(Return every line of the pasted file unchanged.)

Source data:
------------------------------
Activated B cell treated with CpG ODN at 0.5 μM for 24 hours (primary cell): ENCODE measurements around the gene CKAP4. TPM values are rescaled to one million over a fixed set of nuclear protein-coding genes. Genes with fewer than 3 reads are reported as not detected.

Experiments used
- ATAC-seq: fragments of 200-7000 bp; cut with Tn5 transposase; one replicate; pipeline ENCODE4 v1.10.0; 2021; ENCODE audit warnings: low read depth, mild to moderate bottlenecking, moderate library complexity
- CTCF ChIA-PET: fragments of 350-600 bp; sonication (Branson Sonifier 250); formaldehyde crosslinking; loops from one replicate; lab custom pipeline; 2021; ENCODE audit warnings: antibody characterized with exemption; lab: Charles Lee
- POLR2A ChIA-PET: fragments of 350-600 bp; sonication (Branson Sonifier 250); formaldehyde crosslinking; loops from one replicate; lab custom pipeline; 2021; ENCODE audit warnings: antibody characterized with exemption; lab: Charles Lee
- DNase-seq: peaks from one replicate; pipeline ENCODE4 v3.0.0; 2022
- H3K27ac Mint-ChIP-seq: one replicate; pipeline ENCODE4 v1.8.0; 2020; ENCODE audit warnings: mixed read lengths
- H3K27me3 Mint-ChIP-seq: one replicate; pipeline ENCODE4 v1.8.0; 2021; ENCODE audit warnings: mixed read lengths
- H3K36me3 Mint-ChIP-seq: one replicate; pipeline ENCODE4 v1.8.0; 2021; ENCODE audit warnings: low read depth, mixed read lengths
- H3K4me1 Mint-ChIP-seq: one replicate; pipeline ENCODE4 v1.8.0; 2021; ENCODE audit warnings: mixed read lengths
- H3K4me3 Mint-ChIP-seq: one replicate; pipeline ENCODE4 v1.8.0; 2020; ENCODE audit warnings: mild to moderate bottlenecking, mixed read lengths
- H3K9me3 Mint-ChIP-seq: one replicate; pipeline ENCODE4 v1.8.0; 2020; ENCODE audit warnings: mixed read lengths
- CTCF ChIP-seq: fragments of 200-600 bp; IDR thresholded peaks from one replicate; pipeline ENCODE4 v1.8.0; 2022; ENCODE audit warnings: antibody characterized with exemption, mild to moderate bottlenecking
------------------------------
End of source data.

Activated B cell treated with CpG ODN at 0.5 μM for 24 hours (primary cell): ENCODE measurements around the gene CKAP4. TPM values are rescaled to one million over a fixed set of nuclear protein-coding genes. Genes with fewer than 3 reads are reported as not detected.

Experiments used
- ATAC-seq: fragments of 200-7000 bp; cut with Tn5 transposase; one replicate; pipeline ENCODE4 v1.10.0; 2021; ENCODE audit warnings: low read depth, mild to moderate bottlenecking, moderate library complexity
- CTCF ChIA-PET: fragments of 350-600 bp; sonication (Branson Sonifier 250); formaldehyde crosslinking; loops from one replicate; lab custom pipeline; 2021; ENCODE audit warnings: antibody characterized with exemption; lab: Charles Lee
- POLR2A ChIA-PET: fragments of 350-600 bp; sonication (Branson Sonifier 250); formaldehyde crosslinking; loops from one replicate; lab custom pipeline; 2021; ENCODE audit warnings: antibody characterized with exemption; lab: Charles Lee
- DNase-seq: peaks from one replicate; pipeline ENCODE4 v3.0.0; 2022
- H3K27ac Mint-ChIP-seq: one replicate; pipeline ENCODE4 v1.8.0; 2020; ENCODE audit warnings: mixed read lengths
- H3K27me3 Mint-ChIP-seq: one replicate; pipeline ENCODE4 v1.8.0; 2021; ENCODE audit warnings: mixed read lengths
- H3K36me3 Mint-ChIP-seq: one replicate; pipeline ENCODE4 v1.8.0; 2021; ENCODE audit warnings: low read depth, mixed read lengths
- H3K4me1 Mint-ChIP-seq: one replicate; pipeline ENCODE4 v1.8.0; 2021; ENCODE audit warnings: mixed read lengths
- H3K4me3 Mint-ChIP-seq: one replicate; pipeline ENCODE4 v1.8.0; 2020; ENCODE audit warnings: mild to moderate bottlenecking, mixed read lengths
- H3K9me3 Mint-ChIP-seq: one replicate; pipeline ENCODE4 v1.8.0; 2020; ENCODE audit warnings: mixed read lengths
- CTCF ChIP-seq: fragments of 200-600 bp; IDR thresholded peaks from one replicate; pipeline ENCODE4 v1.8.0; 2022; ENCODE audit warnings: antibody characterized with exemption, mild to moderate bottlenecking